So this most commonly used term, crowdsourcing, is a misnomer. Instead, the admirable model used at the museum would be called mass collaboration, or mass cooperation. That’s what’s happening on Wikipedia, and in different iterations it’s happening everywhere else, too. I always read the user reviews on amazon.com before I buy, and I’m careful to check that the majority rated the book highly. Don’t you? I filter my Yelp! searches so that I only need to consider 4-star restaurants. My favorite use of crowdsourcing (sorry, the term is imprecise, but you know what I mean) is the excellent user reviews on newegg.com, without which I could not navigate the world of technology.
The thing that ties these examples together is the absence of “experts”. It assumes that all of us have useful knowledge to share. The charm of crowdsourcing is that no one can force people to contribute; and yet people do, willingly. We are happy to help, happy to give what knowledge we have, especially when it’s a subject we care about.
The interactive map in the museum is just the tip of the iceberg – a literal, hands-on sign that people are willing to contribute. If you want to frame a question, any question, posting it to an well-chosen internet bulletin board will gather results from masses of distant strangers – and isn’t that something to bolster your faith in humanity?
Unlocking memories is a key to an interesting family history book. Gathering family lore and stories from older ancestors brings the past to life. That often means helping the relatives we’re working with to recall those stories.
As Skip Rizzo of the USC School of Gerontology points out, “One key point to remember is that you have a whole library full of information and it will be a challenge for the brain to go back over 80 years of living, and always be able to find things quickly.”
He explains that a person’s memory is really a three part process. It involves:
- Registration – getting the information in the first place
- Retention – moving the information into storage in long term memory
- Retrieval – accessing the stored information
When working with older relatives we’re dealing with the third of the three stages of memory.
As we are try to assist a relative in retrieving a memory part of what we need to do is help the person transport herself back to the time when the events occurred. Rizzo illustrates why, “How many of you go into one room to get something and then you forget why you are in that room? Well we all know that the best way to remember something is to go back where you started. With retrieval, if you go back to that room where you first had the thought, you re recreating the stimulus cues of the environment where you first had the thought. This re-energizes the brain and brings it right back to where you were mentally beforehand.”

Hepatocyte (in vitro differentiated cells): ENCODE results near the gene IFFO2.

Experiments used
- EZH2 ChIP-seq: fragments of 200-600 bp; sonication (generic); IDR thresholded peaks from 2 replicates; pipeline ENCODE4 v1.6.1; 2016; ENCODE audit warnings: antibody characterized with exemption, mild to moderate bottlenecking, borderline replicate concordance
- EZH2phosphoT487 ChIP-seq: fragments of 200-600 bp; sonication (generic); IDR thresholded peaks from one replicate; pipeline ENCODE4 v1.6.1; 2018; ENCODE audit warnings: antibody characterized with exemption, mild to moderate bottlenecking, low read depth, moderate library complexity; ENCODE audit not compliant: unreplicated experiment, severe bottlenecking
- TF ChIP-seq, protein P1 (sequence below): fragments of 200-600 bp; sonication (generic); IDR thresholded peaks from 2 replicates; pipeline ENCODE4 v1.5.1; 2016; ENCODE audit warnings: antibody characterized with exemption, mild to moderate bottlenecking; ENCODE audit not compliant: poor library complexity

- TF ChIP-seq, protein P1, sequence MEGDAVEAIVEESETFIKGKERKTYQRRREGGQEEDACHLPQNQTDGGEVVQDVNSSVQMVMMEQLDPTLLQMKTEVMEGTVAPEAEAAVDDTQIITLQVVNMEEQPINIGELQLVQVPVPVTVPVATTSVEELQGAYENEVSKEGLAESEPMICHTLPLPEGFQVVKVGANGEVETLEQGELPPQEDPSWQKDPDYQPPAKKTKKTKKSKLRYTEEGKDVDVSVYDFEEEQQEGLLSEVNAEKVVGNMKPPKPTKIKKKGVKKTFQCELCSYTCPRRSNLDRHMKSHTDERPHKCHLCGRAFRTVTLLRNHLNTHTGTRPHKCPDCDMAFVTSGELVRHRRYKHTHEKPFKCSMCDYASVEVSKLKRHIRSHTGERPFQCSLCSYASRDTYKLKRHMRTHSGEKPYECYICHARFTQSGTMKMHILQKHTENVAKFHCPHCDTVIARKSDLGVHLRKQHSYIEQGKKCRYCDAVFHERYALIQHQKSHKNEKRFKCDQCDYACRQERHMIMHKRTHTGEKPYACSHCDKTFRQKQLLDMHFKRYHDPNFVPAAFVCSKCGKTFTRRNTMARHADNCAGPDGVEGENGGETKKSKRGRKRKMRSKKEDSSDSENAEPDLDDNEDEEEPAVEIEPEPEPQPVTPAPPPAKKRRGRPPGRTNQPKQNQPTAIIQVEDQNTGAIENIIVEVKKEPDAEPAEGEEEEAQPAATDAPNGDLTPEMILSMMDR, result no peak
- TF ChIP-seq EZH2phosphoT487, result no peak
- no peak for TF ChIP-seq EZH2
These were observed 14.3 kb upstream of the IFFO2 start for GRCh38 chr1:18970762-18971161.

How can we create this sort of mental time machine? Rizzo discusses three tools: imagery, association, and organization. The first two are particularly important for the family historian. “Imagery is the art of using your imagination it has to do with forming mental pictures mental snapshots, and it does not have to be just visual,” says Rizzo. “It can be auditory, it can be the sense of smell, touch and taste. You can use all five of your senses, and the idea here is to not just think of something in its language-based description but to form vivid mental pictures.”
Association involves using context by having people recall important national or world events to help transport themselves back to the time when important family events occurred. Once they are “back in the day” it’s easier to access the memories of what happened to them at the time.
Both imagery and association can be “triggered.” Looking at family photos or artifacts is an excellent memory trigger. Playing period music as a background for your conversation can evoke the time and memories you’re seeking to unlock. The sense of smell and taste are two of the most powerful memory triggers. Discussing food can lead to recall of stories. Asking a person to draw a map of their childhood home or neighborhood can stir memories of that place and time. Looking at a timeline with a relative can help them make personal associations with the events listed.
A family historian armed with some memory triggers to get a conversation started is more likely to successfully collect family stories than the one who arrives at a relative’s house with a detailed list of interview questions.
Click here to read Skip Rizzo’s article